IVAN BILIBIN
The secret entrance to Bilibin's pictures at reverser's

(Updated June 1999)
Warning: Jou'll need to have javascript enabled BEFORE loading this page in order to see the images
[
Images] ~ [Biography] ~ [Portrait] ~ [Javascript code used on this page]

Ivan Bilibin ~ Images


Submit your own images, I'll publish them (there are even some 'lost' images around)









Ivan Bilibin ~ Biography


Ivan Yakovlevich Bilibin (1876 - 1942) was a popular Russian graphic artist and stage designer. His illustration style was influenced by the stylised forms of Russian Folk and Medieval art, in particular embroidery, woodcuts and illuminated manuscripts. His use of precise lines links him to the graphic work of Art Nouveau. Bilibin is best known for his work illustrating Russian fairy tales and epic poems, using his particular style to recreate the magical, colourful world of Russian folklore. He also is known for his illustrations to the works of Pushkin and Lermontov. Bilibin's approach to these tales was guided by a strong sense of place. The forests and mountains of Old Russia were predominant players in images that often provided as many distractions as focal points. He seemed anxious to incorporate traditional designs and motifs, often as framing devices for illustrations that didn't require them.

He also did a lot of work for the theatre, designing stunning sets and costumes. Some of the operas he designed for were The Tale of Tsar Saltan, The Tale of the Golden Cockerel and Prince Igor, and they were staged in the leading theatres of Petersburg, Moscow, Paris and Prague.

He left Russia in 1920 (at the age of 44) for Egypt, where he set up a studio and lived until 1925. He moved to Paris for the opening of the World Exhibition at the age of 49. He had a one man show in Prague in 1926 and helped stage an exhibition of Russian artists in Paris in 1927. He was, by now, an accomplished and sought-after stage designer and helped stage numerous ballets and operas in Paris, which had its own "Russian Opera Season." Finally in 1931, at the age of 55, he returned to the illustration of Russian and Oriental fairy tales for a Parisian publisher.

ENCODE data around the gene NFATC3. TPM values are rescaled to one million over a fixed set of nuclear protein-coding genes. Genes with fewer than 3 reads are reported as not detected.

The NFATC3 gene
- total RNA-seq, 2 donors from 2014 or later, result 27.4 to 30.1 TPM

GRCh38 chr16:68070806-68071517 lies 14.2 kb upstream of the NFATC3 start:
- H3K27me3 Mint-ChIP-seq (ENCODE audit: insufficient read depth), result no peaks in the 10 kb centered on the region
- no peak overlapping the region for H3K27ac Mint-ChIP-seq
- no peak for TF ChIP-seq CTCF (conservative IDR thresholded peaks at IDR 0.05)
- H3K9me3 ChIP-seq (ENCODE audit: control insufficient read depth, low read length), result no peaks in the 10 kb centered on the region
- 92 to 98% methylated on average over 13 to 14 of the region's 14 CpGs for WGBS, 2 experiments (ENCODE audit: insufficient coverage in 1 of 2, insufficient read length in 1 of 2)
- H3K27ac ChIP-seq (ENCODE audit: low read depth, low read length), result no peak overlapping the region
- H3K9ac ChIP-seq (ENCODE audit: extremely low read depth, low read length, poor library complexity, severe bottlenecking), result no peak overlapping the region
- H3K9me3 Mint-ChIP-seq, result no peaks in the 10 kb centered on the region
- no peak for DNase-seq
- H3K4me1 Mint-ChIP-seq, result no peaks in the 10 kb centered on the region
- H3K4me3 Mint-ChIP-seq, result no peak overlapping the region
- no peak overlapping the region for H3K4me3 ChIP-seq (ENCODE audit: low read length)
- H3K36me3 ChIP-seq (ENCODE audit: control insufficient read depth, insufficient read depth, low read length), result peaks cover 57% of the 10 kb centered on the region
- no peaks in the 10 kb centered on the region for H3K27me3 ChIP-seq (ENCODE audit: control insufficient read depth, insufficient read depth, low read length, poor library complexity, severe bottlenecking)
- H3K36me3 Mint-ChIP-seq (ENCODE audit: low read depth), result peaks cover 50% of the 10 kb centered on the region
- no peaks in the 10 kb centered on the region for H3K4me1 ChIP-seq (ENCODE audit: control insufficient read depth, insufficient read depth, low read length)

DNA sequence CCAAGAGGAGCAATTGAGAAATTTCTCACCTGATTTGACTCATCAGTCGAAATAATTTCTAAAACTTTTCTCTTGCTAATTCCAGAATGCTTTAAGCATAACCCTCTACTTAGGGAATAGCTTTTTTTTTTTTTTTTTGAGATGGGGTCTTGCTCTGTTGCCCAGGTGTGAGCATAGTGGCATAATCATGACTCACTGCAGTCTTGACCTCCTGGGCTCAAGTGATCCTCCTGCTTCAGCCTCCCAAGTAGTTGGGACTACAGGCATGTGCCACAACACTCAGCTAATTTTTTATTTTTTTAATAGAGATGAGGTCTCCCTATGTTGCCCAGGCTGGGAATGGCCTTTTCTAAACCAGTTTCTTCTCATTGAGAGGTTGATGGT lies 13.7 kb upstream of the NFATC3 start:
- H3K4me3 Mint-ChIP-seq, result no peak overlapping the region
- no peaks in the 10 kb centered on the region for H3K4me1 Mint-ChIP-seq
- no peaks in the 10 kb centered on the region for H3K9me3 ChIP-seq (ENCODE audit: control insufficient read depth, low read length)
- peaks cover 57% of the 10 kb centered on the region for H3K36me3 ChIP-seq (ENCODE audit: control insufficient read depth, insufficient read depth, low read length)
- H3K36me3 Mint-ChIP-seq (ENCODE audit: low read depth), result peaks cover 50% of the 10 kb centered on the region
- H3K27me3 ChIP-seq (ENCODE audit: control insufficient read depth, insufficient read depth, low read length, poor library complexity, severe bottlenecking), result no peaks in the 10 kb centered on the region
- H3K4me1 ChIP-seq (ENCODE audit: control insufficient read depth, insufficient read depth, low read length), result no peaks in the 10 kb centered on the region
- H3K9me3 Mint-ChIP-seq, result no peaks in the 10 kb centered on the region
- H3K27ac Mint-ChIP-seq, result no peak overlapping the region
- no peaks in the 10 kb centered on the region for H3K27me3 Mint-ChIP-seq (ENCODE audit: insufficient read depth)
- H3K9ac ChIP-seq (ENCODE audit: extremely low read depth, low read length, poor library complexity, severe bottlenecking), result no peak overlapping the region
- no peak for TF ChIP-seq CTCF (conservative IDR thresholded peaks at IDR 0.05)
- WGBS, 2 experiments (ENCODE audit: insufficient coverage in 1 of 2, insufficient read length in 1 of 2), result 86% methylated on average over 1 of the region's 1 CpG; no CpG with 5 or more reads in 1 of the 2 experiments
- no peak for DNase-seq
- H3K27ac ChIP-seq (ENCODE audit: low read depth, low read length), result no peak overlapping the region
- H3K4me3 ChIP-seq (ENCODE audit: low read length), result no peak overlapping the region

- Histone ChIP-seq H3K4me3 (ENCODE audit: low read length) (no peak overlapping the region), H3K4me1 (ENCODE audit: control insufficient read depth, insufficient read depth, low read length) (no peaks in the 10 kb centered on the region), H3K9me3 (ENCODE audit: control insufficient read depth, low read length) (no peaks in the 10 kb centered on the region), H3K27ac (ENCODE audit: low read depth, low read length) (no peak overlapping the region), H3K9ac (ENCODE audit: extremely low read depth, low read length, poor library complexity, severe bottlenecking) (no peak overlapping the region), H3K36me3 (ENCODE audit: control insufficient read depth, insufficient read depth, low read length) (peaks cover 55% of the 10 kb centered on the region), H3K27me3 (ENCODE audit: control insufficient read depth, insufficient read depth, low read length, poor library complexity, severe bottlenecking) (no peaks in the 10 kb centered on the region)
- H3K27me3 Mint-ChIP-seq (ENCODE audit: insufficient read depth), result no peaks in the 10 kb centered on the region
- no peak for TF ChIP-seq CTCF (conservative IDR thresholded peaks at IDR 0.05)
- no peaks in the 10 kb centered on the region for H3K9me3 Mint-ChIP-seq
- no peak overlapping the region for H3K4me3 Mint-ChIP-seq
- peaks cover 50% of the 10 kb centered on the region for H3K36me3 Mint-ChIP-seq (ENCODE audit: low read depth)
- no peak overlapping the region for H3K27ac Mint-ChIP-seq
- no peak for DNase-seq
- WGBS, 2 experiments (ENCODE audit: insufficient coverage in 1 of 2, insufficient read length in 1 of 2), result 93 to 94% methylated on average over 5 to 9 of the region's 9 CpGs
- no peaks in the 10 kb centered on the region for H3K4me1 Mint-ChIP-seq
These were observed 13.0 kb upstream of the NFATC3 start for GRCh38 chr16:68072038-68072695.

He returned to Russia in 1936 where he died at the age of 66 in February of 1942. He was in Leningrad during the German blockade. He left several unfinished projects.


Ivan Bilibin ~ Portrait


Ivan_BIlibin

Ivan Bilibin ~ Javascript for the images above


The images are pre-loadeed and the Javascript code for this page looks like this:
// bilimage swapper by reverser+ 1999 (http://www.fravia.org), who was quite
// fedup with swapper of images that had to be all of the same size
<script language="JavaScript">
<!--  HIDE script
// Code below pre-loads images
// 	WARNING: on the page there must be NO OTHER 
// 	image before the first 'default' one! (#0)
var image1 = new Image()
image1.src = "bilrk.jpg"
var image2= new Image()
image2.src = "bab2.jpg"
var image3 = new Image()
image3.src = "bilibi_8.jpg"
// ... etcetera...

// When called from a button, this code swaps the images

var bilimage
function swap(bilimage)
     {
     document.images[0].src = bilimage+".jpg"
}
// UNHIDE -->
</script></head>

<body bgcolor="#ffffff">
<img src="gorham_62k.gif" border=0>
<hr>
<form>
<input type=button onClick="swap('bilrk')" Value="1) Red_Knight">
<input type=button onClick="swap('bab2')" Value="2) Baba_Yaga"><hr width=44>
<input type=button onClick="swap('bilibi_8')" Value="3) bilibi_8">
// ... etcetera...
</form>

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